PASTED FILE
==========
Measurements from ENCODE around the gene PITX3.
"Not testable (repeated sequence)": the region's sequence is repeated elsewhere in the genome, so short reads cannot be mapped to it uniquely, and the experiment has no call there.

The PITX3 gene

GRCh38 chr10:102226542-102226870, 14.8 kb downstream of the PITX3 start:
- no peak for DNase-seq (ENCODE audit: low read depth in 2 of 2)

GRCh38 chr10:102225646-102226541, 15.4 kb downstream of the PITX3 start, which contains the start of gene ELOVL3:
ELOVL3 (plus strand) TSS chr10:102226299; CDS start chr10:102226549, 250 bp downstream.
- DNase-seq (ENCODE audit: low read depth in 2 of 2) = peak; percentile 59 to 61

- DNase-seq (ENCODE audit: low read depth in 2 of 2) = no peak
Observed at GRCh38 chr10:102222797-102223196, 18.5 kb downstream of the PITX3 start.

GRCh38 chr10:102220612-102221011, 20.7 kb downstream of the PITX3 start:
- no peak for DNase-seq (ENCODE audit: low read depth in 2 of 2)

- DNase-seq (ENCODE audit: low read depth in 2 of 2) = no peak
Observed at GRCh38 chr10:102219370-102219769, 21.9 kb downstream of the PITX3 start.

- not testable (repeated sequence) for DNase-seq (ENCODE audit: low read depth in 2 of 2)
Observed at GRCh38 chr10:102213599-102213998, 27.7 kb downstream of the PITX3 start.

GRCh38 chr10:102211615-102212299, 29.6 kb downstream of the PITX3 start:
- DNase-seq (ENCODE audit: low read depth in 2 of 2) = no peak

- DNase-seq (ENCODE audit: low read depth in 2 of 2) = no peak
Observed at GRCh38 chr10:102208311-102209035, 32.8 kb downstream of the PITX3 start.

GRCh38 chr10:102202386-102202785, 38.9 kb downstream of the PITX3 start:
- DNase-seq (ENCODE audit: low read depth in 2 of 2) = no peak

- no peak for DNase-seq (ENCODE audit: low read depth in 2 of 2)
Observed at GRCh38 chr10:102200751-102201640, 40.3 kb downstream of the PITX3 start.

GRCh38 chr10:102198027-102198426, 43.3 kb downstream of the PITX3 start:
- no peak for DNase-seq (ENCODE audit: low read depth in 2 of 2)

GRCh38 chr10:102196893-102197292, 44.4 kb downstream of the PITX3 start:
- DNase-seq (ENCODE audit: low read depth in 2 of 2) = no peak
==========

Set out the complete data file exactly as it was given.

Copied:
Measurements from ENCODE around the gene PITX3.
"Not testable (repeated sequence)": the region's sequence is repeated elsewhere in the genome, so short reads cannot be mapped to it uniquely, and the experiment has no call there.

The PITX3 gene

GRCh38 chr10:102226542-102226870, 14.8 kb downstream of the PITX3 start:
- no peak for DNase-seq (ENCODE audit: low read depth in 2 of 2)

GRCh38 chr10:102225646-102226541, 15.4 kb downstream of the PITX3 start, which contains the start of gene ELOVL3:
ELOVL3 (plus strand) TSS chr10:102226299; CDS start chr10:102226549, 250 bp downstream.
- DNase-seq (ENCODE audit: low read depth in 2 of 2) = peak; percentile 59 to 61

- DNase-seq (ENCODE audit: low read depth in 2 of 2) = no peak
Observed at GRCh38 chr10:102222797-102223196, 18.5 kb downstream of the PITX3 start.

GRCh38 chr10:102220612-102221011, 20.7 kb downstream of the PITX3 start:
- no peak for DNase-seq (ENCODE audit: low read depth in 2 of 2)

- DNase-seq (ENCODE audit: low read depth in 2 of 2) = no peak
Observed at GRCh38 chr10:102219370-102219769, 21.9 kb downstream of the PITX3 start.

- not testable (repeated sequence) for DNase-seq (ENCODE audit: low read depth in 2 of 2)
Observed at GRCh38 chr10:102213599-102213998, 27.7 kb downstream of the PITX3 start.

GRCh38 chr10:102211615-102212299, 29.6 kb downstream of the PITX3 start:
- DNase-seq (ENCODE audit: low read depth in 2 of 2) = no peak

- DNase-seq (ENCODE audit: low read depth in 2 of 2) = no peak
Observed at GRCh38 chr10:102208311-102209035, 32.8 kb downstream of the PITX3 start.

GRCh38 chr10:102202386-102202785, 38.9 kb downstream of the PITX3 start:
- DNase-seq (ENCODE audit: low read depth in 2 of 2) = no peak

- no peak for DNase-seq (ENCODE audit: low read depth in 2 of 2)
Observed at GRCh38 chr10:102200751-102201640, 40.3 kb downstream of the PITX3 start.

GRCh38 chr10:102198027-102198426, 43.3 kb downstream of the PITX3 start:
- no peak for DNase-seq (ENCODE audit: low read depth in 2 of 2)

GRCh38 chr10:102196893-102197292, 44.4 kb downstream of the PITX3 start:
- DNase-seq (ENCODE audit: low read depth in 2 of 2) = no peak